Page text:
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Tanner Trail, AZ
Description 69 Triplogs 5 Topics
RatedFavorite   Wish List Region
 South Rim
Difficulty 5    Route Finding
Distance One Way 7.7 miles
Trailhead Elevation 7,390 feet
Elevation Gain -4,597 feet
Accumulated Gain 363 feet
Avg Time One Way 5 hours
Kokopelli Seeds 8.91
Interest Perennial Creek
Author HAZ Hikebot
Descriptions 12,257
Routes 10,415
Photos 17
Trips 1 map ( 0 miles )
Age 18
Location Arizona
Rated Viewed All Mine Friends
1  2014-12-01
Escalante Route
25  2014-11-10 Jim_H
9  2014-11-09 Dave1
27  2014-11-01
Escalante Route
30  2014-11-01
Escalante Route
10  2014-05-03 John9L
41  2014-04-21
Salt-LCR-Beamer-Tanner Tr
40  2014-03-27 VolcanoCLMBR
38  2014-03-23
Escalante Route-Tanner to
The Eagle
15  2014-03-23
Escalante Route
30  2014-03-23
Escalante Route-Tanner to
Tortoise Hiker
13  2014-03-23
Escalante Route-Tanner to
Preston Sands
Page 1,  2,  3,  4
Trailhead Forecast
Historical Weather
Map - Trails Illustrated Grand Canyon NP
NPS Grand Canyon
Backpack - Yes
Seasons - Spring to Autumn
Dogs not allowed
Official Route
Alternative Routes
Nearby Hikes Area Water Sources
direct air miles away to trailhead
0.0  Escalante Butte
0.0  Cardenas Butte
1.6  Tusayan Ruins Trail
1.8  Cape Solitude
2.0  Pinal Point - Grand Canyon
3.8  Solomon Temple
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 Cardenas Basalt

Back in Time
by HAZ Hikebot

History: The lower reaches of the Grand Canyon below Desert View are dominated by a series of tilted layers of stone known as the Grand Canyon Supergroup. The Supergroup is a complex collection of ancient sedimentary and igneous rocks ranging in age from 800 million to 1.2 billion years, the oldest sedimentary deposits in the canyon. The colorful rocks are soft and easily eroded so the canyon floor is unusually expansive, offering unimpeded views of some of the steepest walls to be found below the rim.

In addition to being geologically noteworthy, the Tanner Trail is also historically significant. Native people used this natural rim-to-river route for several thousand years and the trail as we know it today has been in constant use since 1890 (when it was improved by Franklin French and Seth Tanner). The Tanner Trail allowed early miners access to their claims and was used as the southern component of the disreputable Horsethief Route. Wilderness seekers are only the latest humans to discover the charms of the area.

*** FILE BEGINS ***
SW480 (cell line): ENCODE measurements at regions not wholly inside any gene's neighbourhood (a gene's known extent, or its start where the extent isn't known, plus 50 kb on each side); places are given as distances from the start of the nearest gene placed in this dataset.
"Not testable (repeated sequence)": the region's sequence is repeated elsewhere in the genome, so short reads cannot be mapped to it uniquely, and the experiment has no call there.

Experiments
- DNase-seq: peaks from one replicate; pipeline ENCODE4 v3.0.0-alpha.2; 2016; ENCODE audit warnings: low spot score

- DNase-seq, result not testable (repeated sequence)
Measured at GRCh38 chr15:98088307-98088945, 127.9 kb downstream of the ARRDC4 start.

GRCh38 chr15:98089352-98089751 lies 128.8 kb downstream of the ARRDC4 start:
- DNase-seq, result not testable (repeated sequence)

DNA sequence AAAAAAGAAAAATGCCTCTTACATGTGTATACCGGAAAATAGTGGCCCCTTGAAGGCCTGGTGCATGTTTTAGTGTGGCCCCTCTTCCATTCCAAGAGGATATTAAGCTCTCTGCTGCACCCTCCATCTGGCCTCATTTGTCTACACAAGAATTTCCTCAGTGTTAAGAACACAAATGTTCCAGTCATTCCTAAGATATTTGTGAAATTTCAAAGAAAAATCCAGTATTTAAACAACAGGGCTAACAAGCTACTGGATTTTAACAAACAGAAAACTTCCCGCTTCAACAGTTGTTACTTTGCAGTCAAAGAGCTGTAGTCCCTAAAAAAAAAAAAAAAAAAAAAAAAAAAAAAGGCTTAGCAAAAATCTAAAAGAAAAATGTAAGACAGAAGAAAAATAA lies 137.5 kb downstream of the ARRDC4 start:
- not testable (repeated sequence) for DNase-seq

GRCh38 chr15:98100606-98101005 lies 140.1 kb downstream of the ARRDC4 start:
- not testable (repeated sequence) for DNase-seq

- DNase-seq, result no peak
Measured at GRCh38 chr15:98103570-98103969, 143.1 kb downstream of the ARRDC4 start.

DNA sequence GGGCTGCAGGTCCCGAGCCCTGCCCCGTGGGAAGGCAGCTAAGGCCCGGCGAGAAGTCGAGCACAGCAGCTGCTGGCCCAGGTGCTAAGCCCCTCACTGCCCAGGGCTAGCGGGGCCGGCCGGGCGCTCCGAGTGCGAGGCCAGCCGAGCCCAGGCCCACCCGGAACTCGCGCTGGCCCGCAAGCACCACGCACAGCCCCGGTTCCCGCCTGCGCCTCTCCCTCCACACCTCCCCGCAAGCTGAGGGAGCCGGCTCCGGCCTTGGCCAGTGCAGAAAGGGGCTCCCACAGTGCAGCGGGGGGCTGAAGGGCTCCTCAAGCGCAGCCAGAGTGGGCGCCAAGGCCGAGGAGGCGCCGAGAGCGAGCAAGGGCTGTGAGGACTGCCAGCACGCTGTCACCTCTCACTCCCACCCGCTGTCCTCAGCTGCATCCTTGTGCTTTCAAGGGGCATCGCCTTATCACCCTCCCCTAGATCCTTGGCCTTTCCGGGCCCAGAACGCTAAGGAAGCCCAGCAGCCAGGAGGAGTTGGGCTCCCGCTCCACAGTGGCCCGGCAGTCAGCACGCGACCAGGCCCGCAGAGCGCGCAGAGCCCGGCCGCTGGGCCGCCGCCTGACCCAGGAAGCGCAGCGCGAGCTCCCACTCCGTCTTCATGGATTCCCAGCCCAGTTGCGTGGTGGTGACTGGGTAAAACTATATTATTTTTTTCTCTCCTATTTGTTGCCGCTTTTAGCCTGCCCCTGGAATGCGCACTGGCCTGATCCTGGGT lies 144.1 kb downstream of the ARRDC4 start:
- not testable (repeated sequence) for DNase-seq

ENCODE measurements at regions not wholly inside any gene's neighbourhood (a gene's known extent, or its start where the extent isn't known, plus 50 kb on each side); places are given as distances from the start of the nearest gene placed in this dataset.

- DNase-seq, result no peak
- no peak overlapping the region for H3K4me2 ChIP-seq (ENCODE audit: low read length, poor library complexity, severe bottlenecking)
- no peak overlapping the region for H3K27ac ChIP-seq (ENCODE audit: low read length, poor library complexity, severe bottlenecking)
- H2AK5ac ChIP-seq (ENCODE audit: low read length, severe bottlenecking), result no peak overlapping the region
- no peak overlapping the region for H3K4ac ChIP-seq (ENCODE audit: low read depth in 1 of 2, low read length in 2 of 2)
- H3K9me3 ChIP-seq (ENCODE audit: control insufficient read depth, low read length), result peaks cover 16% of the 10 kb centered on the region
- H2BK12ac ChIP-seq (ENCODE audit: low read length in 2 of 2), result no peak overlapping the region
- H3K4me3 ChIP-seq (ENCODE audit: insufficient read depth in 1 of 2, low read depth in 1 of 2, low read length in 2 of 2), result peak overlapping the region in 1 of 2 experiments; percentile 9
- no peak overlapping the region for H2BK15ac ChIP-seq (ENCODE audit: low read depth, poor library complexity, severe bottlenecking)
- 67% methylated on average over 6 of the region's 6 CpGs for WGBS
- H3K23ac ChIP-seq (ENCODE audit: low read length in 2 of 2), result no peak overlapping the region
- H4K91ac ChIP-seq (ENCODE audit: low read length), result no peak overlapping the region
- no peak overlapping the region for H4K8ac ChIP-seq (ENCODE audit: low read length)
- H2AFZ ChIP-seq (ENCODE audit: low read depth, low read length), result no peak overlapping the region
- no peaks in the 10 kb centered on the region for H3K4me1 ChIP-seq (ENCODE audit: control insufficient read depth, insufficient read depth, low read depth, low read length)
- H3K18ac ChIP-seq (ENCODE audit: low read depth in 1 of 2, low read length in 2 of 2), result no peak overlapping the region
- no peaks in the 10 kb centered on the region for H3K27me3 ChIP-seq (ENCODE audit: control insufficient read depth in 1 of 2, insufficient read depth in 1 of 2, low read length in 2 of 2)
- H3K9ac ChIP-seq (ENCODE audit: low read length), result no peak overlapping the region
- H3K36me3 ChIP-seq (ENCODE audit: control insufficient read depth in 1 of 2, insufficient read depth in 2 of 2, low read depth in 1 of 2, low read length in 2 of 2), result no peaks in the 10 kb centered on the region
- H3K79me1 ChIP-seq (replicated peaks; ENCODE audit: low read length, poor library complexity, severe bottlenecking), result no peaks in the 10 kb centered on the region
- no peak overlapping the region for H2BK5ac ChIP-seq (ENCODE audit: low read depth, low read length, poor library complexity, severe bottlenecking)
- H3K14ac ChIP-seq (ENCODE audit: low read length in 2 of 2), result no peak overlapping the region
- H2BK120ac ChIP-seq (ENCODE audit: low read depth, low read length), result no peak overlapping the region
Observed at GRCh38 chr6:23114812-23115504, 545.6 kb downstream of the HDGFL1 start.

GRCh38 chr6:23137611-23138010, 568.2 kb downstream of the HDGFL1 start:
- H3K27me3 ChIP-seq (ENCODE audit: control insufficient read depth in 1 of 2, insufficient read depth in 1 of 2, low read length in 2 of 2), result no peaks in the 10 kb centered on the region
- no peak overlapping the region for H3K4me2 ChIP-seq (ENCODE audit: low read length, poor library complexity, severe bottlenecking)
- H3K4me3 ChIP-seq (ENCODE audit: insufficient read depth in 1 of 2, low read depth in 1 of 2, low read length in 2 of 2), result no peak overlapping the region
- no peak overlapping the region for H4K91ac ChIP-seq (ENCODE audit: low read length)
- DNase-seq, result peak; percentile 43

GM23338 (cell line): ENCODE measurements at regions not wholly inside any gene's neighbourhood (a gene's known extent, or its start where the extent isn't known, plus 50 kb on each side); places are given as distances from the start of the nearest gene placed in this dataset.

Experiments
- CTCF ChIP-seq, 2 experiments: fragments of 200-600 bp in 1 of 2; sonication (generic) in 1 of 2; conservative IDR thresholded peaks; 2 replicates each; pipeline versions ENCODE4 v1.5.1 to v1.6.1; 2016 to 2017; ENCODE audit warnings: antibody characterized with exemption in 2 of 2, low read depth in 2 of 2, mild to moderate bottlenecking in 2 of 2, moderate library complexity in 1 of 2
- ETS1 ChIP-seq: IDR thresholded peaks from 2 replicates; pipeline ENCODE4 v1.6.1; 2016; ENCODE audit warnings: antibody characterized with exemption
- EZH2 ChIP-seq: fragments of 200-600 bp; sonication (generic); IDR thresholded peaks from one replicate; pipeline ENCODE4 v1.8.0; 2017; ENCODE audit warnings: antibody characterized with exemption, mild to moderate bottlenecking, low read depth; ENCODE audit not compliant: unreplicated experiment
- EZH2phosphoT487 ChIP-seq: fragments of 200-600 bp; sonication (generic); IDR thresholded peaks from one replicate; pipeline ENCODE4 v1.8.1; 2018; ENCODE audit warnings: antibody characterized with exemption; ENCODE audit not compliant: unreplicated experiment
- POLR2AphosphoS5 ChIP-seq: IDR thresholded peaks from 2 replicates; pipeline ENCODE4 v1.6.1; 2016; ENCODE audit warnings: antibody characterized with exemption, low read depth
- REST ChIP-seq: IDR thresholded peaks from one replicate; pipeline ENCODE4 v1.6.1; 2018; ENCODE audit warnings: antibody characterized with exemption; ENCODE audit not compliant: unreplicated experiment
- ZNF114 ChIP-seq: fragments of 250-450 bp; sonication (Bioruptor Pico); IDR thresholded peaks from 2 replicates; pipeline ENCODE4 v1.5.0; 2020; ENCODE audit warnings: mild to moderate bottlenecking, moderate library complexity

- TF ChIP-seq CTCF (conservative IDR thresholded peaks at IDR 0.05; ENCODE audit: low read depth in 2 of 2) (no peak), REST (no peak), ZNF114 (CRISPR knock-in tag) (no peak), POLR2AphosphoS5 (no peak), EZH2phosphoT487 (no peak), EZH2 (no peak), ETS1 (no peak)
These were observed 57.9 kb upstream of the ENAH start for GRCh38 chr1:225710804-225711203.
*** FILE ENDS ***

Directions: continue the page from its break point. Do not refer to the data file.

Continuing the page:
The historic Tanner Trail is the primary access by foot into the eastern Grand Canyon. The trail is unmaintained and ranks as one of the most difficult and demanding south side trails, but for an experienced canyon walker the aesthetic bounty of the area will be adequate compensation.

Hike: What remains of a once popular pioneer-era trail goes down the gully immediately east of Lipan Point. The upper section of the Tanner Trail is narrow, badly eroded, and can be difficult to follow, especially after a winter storm. The trail stays on the slopes east of the bottom of the gully through the Toroweap and switches to the west side at the top of the Coconino. Rock slides in the Coconino have covered the original trail in places, forcing hikers to improvise short sections. The trail descends steeply across the slope west of the bed of gully nearly all the way to the Seventyfive Mile Creek - Tanner Canyon saddle. A prime canyon view at the saddle is the reward for a couple of miles of notably insecure hiking.